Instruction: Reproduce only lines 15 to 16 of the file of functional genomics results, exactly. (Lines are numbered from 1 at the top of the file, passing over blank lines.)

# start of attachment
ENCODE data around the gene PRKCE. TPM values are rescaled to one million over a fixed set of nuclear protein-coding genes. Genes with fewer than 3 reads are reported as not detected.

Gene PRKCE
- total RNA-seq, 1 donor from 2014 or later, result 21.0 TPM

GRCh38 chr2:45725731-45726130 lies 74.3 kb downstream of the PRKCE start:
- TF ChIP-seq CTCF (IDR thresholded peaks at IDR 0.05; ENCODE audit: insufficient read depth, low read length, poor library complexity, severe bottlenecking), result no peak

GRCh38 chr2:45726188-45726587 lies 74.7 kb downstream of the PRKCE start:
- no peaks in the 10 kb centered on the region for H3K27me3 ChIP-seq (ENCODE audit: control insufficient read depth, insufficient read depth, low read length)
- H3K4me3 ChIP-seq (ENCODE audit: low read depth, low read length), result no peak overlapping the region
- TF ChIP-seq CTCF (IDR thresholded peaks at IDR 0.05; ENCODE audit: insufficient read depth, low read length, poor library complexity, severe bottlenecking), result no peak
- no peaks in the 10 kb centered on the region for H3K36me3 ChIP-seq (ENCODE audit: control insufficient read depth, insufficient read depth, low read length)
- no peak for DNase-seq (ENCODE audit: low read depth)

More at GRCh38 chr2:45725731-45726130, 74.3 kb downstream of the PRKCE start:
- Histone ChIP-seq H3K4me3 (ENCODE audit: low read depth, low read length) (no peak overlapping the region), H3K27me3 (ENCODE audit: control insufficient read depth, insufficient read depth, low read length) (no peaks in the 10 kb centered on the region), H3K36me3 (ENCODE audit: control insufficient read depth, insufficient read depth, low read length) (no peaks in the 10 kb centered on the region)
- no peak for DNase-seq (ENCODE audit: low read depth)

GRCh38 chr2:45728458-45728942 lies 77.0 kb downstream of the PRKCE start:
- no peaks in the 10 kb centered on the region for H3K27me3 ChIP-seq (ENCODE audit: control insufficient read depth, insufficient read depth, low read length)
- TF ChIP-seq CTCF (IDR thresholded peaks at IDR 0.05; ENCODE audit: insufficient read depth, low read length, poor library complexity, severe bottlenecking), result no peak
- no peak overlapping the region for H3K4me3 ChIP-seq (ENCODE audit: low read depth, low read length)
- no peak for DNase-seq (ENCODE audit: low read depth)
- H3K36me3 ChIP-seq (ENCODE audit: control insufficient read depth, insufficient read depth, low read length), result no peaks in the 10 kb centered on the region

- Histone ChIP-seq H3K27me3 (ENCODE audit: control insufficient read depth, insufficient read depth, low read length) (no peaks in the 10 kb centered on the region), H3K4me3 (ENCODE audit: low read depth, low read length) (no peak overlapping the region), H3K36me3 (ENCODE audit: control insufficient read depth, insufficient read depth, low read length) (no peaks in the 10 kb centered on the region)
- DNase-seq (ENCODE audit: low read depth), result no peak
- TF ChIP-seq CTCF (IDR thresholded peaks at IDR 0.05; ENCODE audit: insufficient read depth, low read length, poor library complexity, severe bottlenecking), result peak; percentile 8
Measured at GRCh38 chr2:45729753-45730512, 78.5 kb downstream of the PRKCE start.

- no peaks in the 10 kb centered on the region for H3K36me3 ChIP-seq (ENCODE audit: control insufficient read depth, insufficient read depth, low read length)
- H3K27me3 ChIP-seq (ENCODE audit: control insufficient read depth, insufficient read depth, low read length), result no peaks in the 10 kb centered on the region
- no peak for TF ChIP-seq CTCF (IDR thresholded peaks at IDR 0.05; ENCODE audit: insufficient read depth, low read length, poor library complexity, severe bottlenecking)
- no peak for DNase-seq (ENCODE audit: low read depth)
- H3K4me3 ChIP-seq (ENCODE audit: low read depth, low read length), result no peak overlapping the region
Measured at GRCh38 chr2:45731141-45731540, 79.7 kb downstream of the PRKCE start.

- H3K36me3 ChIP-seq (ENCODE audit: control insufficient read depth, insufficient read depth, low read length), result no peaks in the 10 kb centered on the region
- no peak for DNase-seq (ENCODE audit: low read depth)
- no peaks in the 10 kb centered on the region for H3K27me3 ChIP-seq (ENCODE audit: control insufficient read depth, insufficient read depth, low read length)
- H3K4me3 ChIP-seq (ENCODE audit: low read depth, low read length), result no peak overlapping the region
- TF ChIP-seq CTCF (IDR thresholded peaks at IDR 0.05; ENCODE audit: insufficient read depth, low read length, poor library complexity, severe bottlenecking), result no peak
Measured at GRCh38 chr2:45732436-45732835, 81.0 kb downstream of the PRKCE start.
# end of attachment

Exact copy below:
GRCh38 chr2:45728458-45728942 lies 77.0 kb downstream of the PRKCE start:
- no peaks in the 10 kb centered on the region for H3K27me3 ChIP-seq (ENCODE audit: control insufficient read depth, insufficient read depth, low read length)